159. - 10. There shall be appointed an attorney for said territory, who shall continue in office for four years, and until his successor shall be appointed and qualified, unless sooner removed by the president, and who shall receive the same fees and salary as were provided by law for the attorney of the United States for the late territory of Wisconsin. There shall also be a marshal for the territory appointed, who shall hold his office for four years, and until his successor shall be appointed and qualified, unless sooner removed by the president, and who shall execute all processes issuing from the said courts, when exercising their jurisdiction as circuit and district courts of the United States; he shall perform the duties, be subject to the same regulation and penalties, and be entitled to the same fees, as were provided by law for the marshal of the district court of the United States, for the present [late] territory of Wisconsin; and shall, in addition, be paid two hundred dollars annually as a compensation for extra services.

160. The act to establish a territorial government for Utah, approved September 9, 1850, contains the following provisions relative to this subject. They are the same in most respects with the preceding. Section 9 of this act provides, " That the judicial power of said territory shall be vested in a supreme court, district courts, probate courts, and in justices of the peace. The supreme court shall consist of a chief justice and two associate justices, any two of whom shall constitute a quorum, and who shall hold a term at the seat of government of said territory annually, and they shall hold their offices during the period of four years. The said territory shall be divided into three judicial districts, and a district court shall be held in each of said districts by one of the justices of the supreme court, at such time and place as may be prescribed by law; and the said judges shall, after their appointments, respectively, reside in the districts which shall be assigned them. The jurisdiction of the several courts herein provided for, both appellate and original, and that of the probate courts and of justices of the peace, shall be as limited by law: Provided, That justices of the peace shall not have jurisdiction of any matter in controversy when the title or boundaries of land may be in dispute, or where the debt or sum claimed shall exceed one hundred dollars; and the said supreme and district courts, respectively, shall possess chancery as well as common law jurisdiction. Each district court, or the judge thereof, shall appoint its clerk, who shall also be the register in chancery, and shall keep his office at the place where the court may be held. Writs of error, bills of exception, and appeals shall be allowed in all cases from the final decisions of said district courts to the supreme court, under such regulations as may be prescribed by law; but in no case removed to the supreme court shall trial by jury be allowed in said court. The supreme court, or the justices thereof, shall appoint its own clerk and every clerk shall hold his office at the pleasure of the court for which be shall have been appointed. Writs of error, and appeals from the final decisions of said supreme court, shall be allowed, and may be taken to the supreme court of the United States, in the same manner and under the same regulations as from the circuit courts of the United States, where the value of the property or the amount in controversy, to be ascertained by the oath or affirmation of either party, or other competent witness, shall exceed two thousand dollars, except only that, in all, cases involving title to slaves, the said writs of error or appeals shall be allowed and decided by the said supreme court, without regard to the value of the matter, property, or title in controversy; and except, also, that a writ of error or appeal shall also be allowed to the supreme court of the United States, from the decisions of the said supreme court created by this act, or of any judge thereof, or of the district courts created by this act, or of any judge thereof, upon any writ of habeas corpus involving the question of personal freedom: and each of the said district courts shall have and exercise the same jurisdiction in all cases arising under the constitution and laws of the United States as is vested in the circuit and district courts of the United States; and the said supreme and district courts of the said territory, and the respective judges thereof, shall and may grant writs of habeas corpus in all cases in which the same are granted by the judges of the United States in the District of Columbia; and the first six days of every term of said courts, or so much thereof as shall be necessary, shall be appropriated to the trial of causes arising under the said constitution and laws; and writs of error and appeal, in all such cases, shall be made to the supreme court of said territory, the same as in other cases. The said clerk shall receive in all such cases the same fees which the clerks of the district courts of Oregon territory now rceive for similar services.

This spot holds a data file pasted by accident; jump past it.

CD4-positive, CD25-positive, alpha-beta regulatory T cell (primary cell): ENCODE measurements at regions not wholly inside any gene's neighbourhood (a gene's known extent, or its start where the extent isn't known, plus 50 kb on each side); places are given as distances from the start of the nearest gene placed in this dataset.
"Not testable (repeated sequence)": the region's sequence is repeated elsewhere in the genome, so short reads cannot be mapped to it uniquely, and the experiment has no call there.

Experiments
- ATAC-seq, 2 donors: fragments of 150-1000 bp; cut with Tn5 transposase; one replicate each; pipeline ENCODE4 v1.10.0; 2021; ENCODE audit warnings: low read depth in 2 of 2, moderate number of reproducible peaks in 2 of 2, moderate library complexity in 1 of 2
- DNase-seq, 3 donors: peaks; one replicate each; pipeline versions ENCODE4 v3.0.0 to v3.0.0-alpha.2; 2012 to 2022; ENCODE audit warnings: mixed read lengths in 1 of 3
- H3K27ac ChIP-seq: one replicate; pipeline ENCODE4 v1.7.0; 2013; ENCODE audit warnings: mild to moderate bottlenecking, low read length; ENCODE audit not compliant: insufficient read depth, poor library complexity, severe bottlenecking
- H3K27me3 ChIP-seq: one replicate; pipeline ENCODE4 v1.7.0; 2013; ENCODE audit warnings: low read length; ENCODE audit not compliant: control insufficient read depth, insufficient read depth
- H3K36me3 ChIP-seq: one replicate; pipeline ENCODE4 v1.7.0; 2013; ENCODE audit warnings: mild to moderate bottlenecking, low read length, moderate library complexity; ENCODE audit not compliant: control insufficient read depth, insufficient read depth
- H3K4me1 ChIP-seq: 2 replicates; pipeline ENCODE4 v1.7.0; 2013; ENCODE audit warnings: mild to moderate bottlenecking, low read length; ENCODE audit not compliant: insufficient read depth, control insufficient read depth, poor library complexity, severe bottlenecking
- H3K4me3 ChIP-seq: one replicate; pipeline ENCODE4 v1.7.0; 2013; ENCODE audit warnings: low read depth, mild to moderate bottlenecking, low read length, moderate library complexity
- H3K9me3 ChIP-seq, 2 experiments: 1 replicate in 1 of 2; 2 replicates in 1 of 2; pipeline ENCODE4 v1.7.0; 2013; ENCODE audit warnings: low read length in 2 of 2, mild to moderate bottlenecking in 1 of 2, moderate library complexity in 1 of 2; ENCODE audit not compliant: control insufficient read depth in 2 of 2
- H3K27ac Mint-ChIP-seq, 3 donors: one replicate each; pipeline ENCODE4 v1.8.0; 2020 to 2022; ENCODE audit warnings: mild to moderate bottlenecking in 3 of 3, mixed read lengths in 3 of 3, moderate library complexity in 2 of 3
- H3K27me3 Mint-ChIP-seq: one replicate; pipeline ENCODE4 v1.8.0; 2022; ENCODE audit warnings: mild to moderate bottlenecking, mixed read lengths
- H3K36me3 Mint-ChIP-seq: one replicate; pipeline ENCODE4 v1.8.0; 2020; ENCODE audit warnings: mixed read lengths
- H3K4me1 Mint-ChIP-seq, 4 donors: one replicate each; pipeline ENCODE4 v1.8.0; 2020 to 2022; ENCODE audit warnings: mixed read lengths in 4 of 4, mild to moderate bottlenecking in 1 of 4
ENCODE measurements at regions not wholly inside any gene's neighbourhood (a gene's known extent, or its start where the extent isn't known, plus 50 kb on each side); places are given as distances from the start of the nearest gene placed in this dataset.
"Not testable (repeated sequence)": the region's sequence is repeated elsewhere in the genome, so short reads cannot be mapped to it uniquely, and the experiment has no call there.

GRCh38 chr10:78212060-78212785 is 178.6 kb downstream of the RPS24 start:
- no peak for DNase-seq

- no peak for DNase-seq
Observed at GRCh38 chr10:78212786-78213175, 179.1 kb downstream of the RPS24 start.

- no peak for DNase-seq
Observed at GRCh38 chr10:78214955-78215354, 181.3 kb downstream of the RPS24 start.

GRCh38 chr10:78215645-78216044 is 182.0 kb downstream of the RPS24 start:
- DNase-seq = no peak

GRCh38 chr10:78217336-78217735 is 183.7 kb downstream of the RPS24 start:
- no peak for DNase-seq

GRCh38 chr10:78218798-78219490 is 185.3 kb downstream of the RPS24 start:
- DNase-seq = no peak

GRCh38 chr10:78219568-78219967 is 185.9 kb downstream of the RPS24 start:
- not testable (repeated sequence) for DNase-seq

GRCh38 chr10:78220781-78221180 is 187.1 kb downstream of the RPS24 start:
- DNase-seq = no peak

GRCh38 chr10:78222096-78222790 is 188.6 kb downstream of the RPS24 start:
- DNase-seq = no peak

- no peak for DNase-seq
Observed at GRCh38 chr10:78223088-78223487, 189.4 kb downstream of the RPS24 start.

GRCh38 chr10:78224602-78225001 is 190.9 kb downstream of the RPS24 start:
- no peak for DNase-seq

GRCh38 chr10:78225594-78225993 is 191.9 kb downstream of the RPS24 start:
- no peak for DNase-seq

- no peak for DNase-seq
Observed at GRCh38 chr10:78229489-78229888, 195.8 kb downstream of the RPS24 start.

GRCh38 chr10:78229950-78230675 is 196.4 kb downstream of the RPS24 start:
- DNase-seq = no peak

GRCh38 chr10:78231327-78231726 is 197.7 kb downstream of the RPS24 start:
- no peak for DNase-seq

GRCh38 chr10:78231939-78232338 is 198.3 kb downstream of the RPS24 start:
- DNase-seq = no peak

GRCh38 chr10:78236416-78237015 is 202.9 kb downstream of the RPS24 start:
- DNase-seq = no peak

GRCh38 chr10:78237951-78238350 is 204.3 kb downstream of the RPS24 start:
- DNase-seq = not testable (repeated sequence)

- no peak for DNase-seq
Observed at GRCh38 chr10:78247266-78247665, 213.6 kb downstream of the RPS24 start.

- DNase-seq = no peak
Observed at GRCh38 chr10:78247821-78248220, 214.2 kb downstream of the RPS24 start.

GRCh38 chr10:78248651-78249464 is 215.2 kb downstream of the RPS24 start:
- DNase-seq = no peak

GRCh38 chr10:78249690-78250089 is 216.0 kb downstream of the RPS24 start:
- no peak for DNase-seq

161. "There shall be appointed an attorney for said territory, who shall continue in office for four years, unless sooner removed by the president, and who shall receive the same fees and salary as the attorney of the United States for the present territory of Oregon. There shall also be a marshal for the territory appointed, who shall hold his office for four years, unless sooner removed by the president, and who shall execute all processes issuing from the said courts, when exercising their jurisdiction as circuit and district courts of the United States: he shall perform the duties, be subject to the same regulation and penalties, and be entitled to the same fees as the marshall of the district court of the United States for the present territory of Oregon; and shall, in addition, be paid two hundred dollars annually as a compensation for extra services."

See also:

* From Bouvier's Law Dictionary, 1856 Edition. Please see Bouvier's Legal Abbreviations & Abbreviated References for help with obscure nomenclature & references.